Searching The New York Times, I found 22,100 results for “is it proved” and, therefore, I argue that that phrase is likely correct English.
But on History Stack Exchange a user edited the following sentence, written by me, “Is it proved that the United States didn’t have a third atomic bomb to drop over Japan?” transforming it into this other sentence, “Has it been proven that the United States didn’t have a third atomic bomb to drop over Japan?“
The user has left this comment “… corrected minor errors with spelling and grammar.“
In reference to the context where those sentences had been written, can anybody explain why the sentence I wrote is wrong and, particularly, why the proofread version is correct or more appropriate in comparison with mine?
In this case, the string is it proved is a subject-auxiliary inversion of it is proved, which is a combination of dummy it with the simple passive is proved. The dummy subject it is inserted during extraposition, taking the place of the content clause, which is moved to the end of the sentence:
[That X is true] is proved. → It is proved [that X is true].
We can contrast the simple is proven with the perfect has been proved:
[That X is true] has been proved. → It has been proved [that X is true].
There’s one complication: this particular verb has two past participles, proved and proven. That means we can write any of the following:
simple passive perfect passive --------------------- ------------------------- It is proved It has been proved It is proven It has been proven
All of these are grammatical, and the proved and proven versions are equivalent. The real question isn’t proved versus proven, but simple versus perfect. Even though both versions are grammatical, they aren’t used in the same situations. The simple version is used when I am talking about where something is proved, in a conditional, or (rarely) if something is proved right now.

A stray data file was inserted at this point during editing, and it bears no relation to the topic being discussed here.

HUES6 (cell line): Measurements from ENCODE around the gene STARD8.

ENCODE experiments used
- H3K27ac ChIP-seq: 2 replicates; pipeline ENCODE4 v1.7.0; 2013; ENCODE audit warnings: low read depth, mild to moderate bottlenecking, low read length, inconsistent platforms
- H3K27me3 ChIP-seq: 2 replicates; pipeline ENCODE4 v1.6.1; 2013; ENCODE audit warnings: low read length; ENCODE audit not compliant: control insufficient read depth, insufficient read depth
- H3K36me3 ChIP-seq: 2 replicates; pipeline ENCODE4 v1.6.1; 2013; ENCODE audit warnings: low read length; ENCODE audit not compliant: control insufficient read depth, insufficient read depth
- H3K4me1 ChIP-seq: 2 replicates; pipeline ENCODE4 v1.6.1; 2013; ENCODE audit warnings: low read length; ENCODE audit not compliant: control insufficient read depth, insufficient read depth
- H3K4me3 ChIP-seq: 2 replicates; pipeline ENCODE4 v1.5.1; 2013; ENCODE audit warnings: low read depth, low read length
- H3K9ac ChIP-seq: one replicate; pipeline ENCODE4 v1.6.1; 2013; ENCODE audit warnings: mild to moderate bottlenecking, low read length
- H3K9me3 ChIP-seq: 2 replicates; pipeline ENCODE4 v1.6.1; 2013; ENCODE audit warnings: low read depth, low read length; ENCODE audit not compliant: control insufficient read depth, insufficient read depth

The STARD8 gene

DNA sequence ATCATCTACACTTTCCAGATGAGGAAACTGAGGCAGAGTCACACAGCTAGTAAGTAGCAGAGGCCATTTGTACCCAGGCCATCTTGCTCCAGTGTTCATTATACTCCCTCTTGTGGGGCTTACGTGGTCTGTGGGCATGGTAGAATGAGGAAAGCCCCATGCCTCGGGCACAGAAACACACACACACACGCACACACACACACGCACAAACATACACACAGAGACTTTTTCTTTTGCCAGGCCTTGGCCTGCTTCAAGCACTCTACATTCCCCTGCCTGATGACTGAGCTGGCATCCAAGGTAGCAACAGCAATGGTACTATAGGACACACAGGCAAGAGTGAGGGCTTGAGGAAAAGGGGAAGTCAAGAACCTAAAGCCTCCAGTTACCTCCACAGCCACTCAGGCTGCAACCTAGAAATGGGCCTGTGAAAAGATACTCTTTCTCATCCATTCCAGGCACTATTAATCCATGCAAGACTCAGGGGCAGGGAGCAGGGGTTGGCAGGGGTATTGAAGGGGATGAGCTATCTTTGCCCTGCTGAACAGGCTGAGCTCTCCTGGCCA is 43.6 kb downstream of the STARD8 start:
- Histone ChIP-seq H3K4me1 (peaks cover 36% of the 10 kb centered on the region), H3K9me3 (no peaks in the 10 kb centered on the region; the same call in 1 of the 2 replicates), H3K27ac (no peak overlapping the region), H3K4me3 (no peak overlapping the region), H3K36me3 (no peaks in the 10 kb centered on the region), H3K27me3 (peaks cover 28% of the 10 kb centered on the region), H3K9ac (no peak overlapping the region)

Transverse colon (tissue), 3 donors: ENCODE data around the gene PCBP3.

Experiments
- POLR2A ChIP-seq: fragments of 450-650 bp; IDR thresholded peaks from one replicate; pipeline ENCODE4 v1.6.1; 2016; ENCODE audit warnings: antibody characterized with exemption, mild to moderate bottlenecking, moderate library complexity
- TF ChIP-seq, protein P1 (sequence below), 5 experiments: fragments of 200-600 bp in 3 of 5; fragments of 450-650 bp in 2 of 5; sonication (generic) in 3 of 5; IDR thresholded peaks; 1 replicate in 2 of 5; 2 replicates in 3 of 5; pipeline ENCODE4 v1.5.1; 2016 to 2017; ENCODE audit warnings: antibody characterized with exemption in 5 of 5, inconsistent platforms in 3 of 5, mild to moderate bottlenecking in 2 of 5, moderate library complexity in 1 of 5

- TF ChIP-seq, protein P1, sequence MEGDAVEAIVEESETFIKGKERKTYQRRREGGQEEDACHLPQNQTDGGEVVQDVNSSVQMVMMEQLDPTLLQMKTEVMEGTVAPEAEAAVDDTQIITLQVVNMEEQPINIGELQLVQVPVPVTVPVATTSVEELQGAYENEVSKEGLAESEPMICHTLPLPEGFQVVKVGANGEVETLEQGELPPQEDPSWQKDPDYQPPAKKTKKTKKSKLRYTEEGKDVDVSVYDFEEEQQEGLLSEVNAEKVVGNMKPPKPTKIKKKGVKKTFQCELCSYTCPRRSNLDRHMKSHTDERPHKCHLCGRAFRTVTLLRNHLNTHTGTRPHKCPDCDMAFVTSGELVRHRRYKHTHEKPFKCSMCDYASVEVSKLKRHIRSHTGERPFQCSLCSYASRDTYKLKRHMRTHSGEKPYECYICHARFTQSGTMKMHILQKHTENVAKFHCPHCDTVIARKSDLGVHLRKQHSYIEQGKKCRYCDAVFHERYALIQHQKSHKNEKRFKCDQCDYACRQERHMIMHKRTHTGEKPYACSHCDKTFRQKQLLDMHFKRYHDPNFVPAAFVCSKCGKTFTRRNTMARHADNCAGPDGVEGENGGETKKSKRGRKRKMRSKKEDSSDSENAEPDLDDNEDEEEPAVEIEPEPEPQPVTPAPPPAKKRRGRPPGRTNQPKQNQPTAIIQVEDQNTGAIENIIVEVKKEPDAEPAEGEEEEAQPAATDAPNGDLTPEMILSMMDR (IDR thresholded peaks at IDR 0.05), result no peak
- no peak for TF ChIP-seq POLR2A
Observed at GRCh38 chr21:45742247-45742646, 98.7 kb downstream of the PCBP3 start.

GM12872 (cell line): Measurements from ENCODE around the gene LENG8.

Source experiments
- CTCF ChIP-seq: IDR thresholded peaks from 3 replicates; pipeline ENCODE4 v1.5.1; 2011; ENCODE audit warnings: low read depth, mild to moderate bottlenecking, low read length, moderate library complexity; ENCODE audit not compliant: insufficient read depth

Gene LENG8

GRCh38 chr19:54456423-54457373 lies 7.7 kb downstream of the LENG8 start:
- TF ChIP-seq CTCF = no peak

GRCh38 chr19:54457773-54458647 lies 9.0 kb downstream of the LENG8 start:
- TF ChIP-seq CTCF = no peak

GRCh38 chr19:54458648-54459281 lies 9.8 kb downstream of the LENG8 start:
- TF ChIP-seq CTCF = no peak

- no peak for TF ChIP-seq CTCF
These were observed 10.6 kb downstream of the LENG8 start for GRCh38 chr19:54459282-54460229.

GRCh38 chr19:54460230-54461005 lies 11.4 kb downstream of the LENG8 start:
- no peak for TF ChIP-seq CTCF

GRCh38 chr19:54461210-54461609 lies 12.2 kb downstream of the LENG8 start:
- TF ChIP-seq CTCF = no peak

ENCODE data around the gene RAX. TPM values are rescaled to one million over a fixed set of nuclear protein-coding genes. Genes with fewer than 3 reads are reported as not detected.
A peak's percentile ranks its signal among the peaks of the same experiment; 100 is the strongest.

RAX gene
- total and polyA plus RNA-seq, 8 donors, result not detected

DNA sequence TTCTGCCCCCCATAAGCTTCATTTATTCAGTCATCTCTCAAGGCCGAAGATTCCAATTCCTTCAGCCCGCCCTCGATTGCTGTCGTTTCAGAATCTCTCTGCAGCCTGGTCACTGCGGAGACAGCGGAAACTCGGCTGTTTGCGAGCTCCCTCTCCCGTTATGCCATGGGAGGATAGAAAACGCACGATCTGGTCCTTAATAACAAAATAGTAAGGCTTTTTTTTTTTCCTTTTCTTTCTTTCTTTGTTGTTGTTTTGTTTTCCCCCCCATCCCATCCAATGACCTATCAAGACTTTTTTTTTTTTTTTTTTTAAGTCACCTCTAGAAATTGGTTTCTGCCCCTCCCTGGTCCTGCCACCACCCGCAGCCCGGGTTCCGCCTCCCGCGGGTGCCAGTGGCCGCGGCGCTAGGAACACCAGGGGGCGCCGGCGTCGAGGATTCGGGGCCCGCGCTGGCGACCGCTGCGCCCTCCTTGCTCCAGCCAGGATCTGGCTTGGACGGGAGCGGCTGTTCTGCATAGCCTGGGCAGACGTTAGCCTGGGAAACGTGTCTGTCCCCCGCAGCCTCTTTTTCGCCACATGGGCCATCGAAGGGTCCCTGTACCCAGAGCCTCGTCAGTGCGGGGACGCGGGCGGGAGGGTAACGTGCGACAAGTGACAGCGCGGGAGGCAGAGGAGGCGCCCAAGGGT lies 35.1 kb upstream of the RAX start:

- “Where is the theorem proved?” “It is proved in Appendix B.”
- “If and when the theory is proven, you’ll get your grant money.”
- “It will be proved in five seconds. Five. Four. Three. Two. One. It is proven.” (spoken, rare)
The perfect version is used when you’re talking about something proved in the past, or whether something has been proven in the past:
- “I’m not sure if this is a good idea.” “Don’t worry, it’s been proven to work.”
- “The Theory of Evolution has been proven.“
- “Has it been proved that the United States didn’t have a third atomic bomb to drop over Japan?”
Note that outside of this context, proved and proven aren’t always equivalent. Proven is favored in attributive uses (a proven fact, not *a proved fact) and in certain set phrases (innocent until proven guilty). The preterite is always proved, not proven (I proved him wrong, but never *I proven him wrong).
In this case, I agree with the edit. The change to proven is perhaps unnecessary, but to my ear it sounds better, so I don’t object to that, either. Has it been proved would also be fine.